Paris is Really... Grotesque!
Gotcha!! Of course Paris is gorgeous and magnificent. It's also filled with quite a bit of grotesques (and gargoyles, of course!). What do we mean and what are the differences between these petits monsters? Well, read on P'Nicher...
These days, we know that gargoyles serve much more purpose than just a decorative addition. In fact, the word "gargoyle" comes from the French word gargouille, meaning throat. If we now start to imagine the word "gargle," gargoyle as a word makes a lot of sense for what it is - a monster gargling water through its throat (preserving the building it protrudes from).
But how DID we get to these gargoyles and grotesques? Well, it's actually right out of French folk lore. Think thrones-esque folk lore / legend, but make it Parisian...
Ok, picture it: we are in France at some point during the 7th century. We're a simple fisherman looking for our daily bread (fish) in the Seine River along the Rouen countryside.
All of a sudden a dragon causes a ruckus in the water... Waves! Waterspouts! Our small sailing vessels are overturned and Gargouille, this mythical dragon beast, has devoured us whole. Quel Bummer.
It gets worse. Gargouille is also grabbing our cattle and townspeople wading along the marshes as well... But wait - there's more! Now Gargouille is flooding our petit villages, leading to many deaths and much destruction.
Who's a 7th century French villager gonna call? Dragon-Busters!
Enter Romanus (that's Saint Romain to you and me). Our guy strode into town on a mission - and a mission.
You see, he made a deal with the locals that he'd rid them of the dragon if they converted to Christianity. Uhm, sign here, please!
Conversions complete, Romanus began making signs of the cross, conquering and ridding the town and waters of the beast... But...
The dragon's head was unable to be destroyed. What to do, what to do?!
They simply severed the head of the dragon and mounted it to the newly built and named Romanus church. As one does.
This scary feature was a signal to warn off other dragons and beasts.
Then, it began to rain. And Rain...
Water flowed heavily down the roof, into La Gargouille’s beastly dragon head and out of his mouth, thus moving away from the sacred building. This sight inspired a surveying medieval architect, who was able to see how this can item protect architecture - the birth of the gargoyle.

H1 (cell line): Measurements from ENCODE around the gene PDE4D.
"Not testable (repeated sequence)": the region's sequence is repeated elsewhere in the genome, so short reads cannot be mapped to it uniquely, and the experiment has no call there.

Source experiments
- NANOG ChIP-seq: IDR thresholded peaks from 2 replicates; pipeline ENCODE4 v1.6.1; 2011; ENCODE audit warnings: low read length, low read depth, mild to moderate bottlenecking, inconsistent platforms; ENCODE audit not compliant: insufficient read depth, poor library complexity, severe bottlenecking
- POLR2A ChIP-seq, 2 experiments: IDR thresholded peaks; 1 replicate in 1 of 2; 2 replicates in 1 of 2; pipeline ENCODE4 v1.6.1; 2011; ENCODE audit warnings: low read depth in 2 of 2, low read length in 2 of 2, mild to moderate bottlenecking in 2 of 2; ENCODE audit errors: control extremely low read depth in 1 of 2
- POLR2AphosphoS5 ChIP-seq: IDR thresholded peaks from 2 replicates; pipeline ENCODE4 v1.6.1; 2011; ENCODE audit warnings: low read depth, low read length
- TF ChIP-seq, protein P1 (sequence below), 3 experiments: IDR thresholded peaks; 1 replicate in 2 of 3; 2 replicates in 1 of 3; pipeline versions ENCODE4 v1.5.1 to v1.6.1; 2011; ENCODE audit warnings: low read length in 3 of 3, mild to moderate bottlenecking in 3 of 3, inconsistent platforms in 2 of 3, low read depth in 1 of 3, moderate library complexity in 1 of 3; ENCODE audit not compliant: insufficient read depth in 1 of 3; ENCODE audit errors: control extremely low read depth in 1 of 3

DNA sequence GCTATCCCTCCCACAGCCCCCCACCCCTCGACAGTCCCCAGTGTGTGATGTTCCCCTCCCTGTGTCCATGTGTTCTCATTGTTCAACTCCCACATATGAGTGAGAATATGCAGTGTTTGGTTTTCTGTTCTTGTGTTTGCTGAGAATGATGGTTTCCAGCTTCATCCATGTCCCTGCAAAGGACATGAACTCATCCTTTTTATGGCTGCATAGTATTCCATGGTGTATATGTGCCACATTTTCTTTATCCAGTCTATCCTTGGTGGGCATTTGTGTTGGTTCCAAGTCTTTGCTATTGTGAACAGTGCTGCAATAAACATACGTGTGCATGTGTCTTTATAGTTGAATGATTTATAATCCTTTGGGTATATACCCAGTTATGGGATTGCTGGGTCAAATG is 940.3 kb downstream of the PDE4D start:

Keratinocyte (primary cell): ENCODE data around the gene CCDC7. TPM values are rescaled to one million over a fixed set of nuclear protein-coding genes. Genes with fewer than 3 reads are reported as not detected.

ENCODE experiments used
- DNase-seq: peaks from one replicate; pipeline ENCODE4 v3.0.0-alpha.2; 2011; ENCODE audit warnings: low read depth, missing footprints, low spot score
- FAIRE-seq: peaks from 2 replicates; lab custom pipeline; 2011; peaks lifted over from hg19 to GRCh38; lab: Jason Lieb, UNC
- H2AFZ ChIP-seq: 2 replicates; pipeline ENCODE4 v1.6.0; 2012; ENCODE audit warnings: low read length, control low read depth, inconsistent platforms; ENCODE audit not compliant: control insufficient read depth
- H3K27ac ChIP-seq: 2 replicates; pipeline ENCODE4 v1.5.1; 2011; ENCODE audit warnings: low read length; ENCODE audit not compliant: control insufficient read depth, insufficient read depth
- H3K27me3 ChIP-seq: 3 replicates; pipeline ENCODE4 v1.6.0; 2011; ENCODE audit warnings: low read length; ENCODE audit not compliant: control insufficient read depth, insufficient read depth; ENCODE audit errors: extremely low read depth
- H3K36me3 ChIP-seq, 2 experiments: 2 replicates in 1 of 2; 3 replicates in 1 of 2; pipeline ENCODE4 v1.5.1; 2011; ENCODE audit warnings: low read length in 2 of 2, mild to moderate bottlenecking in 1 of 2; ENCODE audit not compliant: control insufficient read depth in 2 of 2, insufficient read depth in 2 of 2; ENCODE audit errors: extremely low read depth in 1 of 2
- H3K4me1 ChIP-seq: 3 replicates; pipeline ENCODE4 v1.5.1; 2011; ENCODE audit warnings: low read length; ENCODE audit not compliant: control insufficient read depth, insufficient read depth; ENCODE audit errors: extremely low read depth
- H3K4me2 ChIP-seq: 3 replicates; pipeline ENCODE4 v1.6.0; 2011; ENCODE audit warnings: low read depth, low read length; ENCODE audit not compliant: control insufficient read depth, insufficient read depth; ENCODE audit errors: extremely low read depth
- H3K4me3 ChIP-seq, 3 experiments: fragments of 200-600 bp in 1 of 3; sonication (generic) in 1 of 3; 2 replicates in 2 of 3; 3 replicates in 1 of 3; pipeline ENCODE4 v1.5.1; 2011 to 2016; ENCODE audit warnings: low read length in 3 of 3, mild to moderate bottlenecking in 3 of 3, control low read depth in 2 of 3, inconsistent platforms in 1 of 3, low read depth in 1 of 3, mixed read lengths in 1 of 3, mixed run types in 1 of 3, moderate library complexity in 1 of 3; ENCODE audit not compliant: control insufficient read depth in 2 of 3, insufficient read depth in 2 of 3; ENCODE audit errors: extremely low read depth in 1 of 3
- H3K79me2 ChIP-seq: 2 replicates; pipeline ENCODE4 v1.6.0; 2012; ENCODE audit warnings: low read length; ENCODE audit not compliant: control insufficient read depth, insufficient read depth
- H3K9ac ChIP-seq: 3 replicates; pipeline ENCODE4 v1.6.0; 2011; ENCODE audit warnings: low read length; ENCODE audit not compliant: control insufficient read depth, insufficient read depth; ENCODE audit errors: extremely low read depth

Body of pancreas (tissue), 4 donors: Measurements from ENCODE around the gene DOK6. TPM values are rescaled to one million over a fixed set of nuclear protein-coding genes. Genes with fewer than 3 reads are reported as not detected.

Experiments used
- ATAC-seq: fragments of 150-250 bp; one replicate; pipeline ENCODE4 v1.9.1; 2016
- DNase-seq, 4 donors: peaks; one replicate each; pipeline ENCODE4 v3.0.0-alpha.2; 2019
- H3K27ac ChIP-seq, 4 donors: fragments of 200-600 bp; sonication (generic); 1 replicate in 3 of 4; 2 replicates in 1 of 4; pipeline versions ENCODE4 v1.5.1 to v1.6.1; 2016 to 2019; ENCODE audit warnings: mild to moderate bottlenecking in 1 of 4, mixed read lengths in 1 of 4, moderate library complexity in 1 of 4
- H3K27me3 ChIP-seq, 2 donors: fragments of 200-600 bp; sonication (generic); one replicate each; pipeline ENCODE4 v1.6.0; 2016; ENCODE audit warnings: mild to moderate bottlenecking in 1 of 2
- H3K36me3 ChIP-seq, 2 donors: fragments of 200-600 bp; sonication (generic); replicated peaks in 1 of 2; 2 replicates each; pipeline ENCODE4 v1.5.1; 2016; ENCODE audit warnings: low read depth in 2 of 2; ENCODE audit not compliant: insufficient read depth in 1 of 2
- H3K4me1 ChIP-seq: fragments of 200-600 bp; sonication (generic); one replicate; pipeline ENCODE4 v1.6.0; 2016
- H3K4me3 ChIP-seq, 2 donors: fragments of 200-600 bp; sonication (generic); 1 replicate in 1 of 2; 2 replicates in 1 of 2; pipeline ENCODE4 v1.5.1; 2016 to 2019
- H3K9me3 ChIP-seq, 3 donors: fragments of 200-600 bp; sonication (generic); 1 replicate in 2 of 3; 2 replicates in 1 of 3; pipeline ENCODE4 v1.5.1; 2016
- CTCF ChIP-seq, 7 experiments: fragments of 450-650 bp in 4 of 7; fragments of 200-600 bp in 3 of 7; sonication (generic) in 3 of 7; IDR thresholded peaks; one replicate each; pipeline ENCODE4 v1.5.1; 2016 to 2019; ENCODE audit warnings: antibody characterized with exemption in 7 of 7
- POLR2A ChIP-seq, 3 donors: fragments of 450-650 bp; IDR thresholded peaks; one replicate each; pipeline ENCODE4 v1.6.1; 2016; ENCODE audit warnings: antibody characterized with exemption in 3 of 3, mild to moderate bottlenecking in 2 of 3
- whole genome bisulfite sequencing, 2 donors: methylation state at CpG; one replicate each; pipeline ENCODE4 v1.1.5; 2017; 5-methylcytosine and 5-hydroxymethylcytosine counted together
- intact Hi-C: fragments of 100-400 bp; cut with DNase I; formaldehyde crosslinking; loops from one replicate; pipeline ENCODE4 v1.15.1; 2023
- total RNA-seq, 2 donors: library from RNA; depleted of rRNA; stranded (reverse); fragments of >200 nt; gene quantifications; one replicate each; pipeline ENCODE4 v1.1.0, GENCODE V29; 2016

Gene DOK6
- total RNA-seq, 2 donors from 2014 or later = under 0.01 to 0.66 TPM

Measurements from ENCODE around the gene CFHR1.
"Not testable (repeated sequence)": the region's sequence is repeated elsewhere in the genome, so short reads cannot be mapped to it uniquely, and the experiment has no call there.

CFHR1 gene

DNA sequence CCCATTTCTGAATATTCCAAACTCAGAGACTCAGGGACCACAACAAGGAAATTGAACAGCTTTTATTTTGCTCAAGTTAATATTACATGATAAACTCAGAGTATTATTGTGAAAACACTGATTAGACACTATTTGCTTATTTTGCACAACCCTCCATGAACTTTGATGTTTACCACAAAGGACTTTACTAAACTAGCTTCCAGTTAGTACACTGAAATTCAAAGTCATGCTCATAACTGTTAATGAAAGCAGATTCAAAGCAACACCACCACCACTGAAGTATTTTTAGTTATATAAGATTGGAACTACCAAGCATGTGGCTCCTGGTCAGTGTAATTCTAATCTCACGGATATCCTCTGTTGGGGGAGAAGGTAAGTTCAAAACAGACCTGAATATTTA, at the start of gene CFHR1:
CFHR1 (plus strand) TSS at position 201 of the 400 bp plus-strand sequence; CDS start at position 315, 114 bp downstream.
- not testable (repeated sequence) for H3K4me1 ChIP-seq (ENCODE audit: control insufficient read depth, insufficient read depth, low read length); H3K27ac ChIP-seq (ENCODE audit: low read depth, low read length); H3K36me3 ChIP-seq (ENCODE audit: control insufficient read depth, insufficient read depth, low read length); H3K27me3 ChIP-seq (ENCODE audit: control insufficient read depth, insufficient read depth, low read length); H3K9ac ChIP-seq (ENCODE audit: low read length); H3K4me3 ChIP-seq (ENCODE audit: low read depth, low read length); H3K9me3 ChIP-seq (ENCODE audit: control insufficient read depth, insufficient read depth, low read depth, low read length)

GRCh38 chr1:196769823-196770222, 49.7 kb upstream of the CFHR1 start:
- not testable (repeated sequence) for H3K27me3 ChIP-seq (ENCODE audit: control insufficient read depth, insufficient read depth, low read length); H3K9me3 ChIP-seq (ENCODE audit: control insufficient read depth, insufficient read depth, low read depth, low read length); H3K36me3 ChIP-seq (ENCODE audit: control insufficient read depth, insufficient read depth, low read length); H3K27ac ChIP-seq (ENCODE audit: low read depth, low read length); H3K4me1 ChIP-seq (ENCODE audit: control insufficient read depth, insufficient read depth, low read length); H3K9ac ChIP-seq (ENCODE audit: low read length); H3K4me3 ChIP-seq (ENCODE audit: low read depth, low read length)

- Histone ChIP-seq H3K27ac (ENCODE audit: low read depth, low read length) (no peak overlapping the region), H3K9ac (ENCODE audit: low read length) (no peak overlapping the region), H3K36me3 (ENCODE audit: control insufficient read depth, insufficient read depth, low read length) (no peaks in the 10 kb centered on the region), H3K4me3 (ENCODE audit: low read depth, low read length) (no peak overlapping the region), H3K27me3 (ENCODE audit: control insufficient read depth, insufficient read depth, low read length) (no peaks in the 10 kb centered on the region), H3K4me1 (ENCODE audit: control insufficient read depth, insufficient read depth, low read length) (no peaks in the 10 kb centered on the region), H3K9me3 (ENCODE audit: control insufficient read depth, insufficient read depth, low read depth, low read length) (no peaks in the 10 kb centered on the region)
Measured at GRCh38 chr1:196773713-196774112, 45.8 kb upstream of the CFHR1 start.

The church used these gargoyles as more than protection. Remembering that the vast majority of parishioners were illiterate, the church employed these monsters as a bit of fear tactic.
The clergy and architects used these visual elements to represent hell and its horrors in order to drive people into the church, and ultimately salvation.
The "marketing" did not stop there. These creatures were used to draw pagans in to the church as well.
It seemed to work, as the pagans felt more welcomed into the church, and in fact many pagan rituals that were once practiced by "heathens" were ultimately absorbed by the church.
Of course, some of the best gargoyles are found atop the gothic creation, Paris' Notre Dame Cathedral, constructed (in the beginning at least) under the watchful eye of Bishop Maurice de Sully.
She was completed in 1345, and by then, dozens of limestone gargoyles dotted her exterior walls.
What does all of have to to do with being "grotesque?" Stay with me, P'Nichers...
To properly understand grotesques, we will need to jump forward several hundred years in time to arrive at our goth creatures.
Let's hop aboard our (now much more well behaved) dragon / time machine for the sake of this post...
(Listen, if people can ride dragons on TV, so can we on a blog).
We've now arrived at the 1800's (and boy are our wings tired?!)
Sorry... dragon humor that Gargouille couldn't resist!
Notre Dame Cathedral has now sadly fallen into a state of terrible disrepair.
Hope was not lost, however. With the publication of Victor Hugo's Hunchback of Notre Dame, a public outcry to save the beloved cathedral was launched.
If you recall our post about the statues of Notre Dame, the name Viollet-le-Duc will ring your (church) bell...
It was under Viollet-le-Duc's leadership that grotesques (also called Chimera) were lovingly created and installed.
Unlike the gargoyles, these grotesques do not protrude from the cathedral's external walls. Rather, their unique and monstrous silhouettes adorn and line the Galerie des Chimères, the balcony connecting Notre Dame's two iconic bell towers.
Also unlike gargoyles, these whimsical grotesques have no function other than purely decorative, harking upon the tales and legends of the medieval ages.
Each has their own unique story and name and continues to guard the cathedral while also gazing lovingly over Paris. What a gig if you can get it!
Of course time (and the huge fire of April 2019) have done quite a number on these statues.
Should you feel inclined, you could donate toward their repair and upkeep (I am not sponsored at all - just a P'Niche PSA.) You can find that information here as a list of items needing help (and how close they are to achieving each goal). This handsome pelican (called Corson) has already reached his goal - huzzah!
Like the rest of the world, P'Niche is terribly excited to see the ongoing renovations of Notre Dame Cathedral in anticipation for her grand unveiling and reopening in 2024 (ish?). Naturally, we will learn more about this sacred space and others, so we hope you will subscribe to the Parisian Niche to join us here again. In the coming weeks, I will also share my favorite church as well. What is your favorite gargoyle or grotesque in Paris? Let us know in the comments below et à bientôt!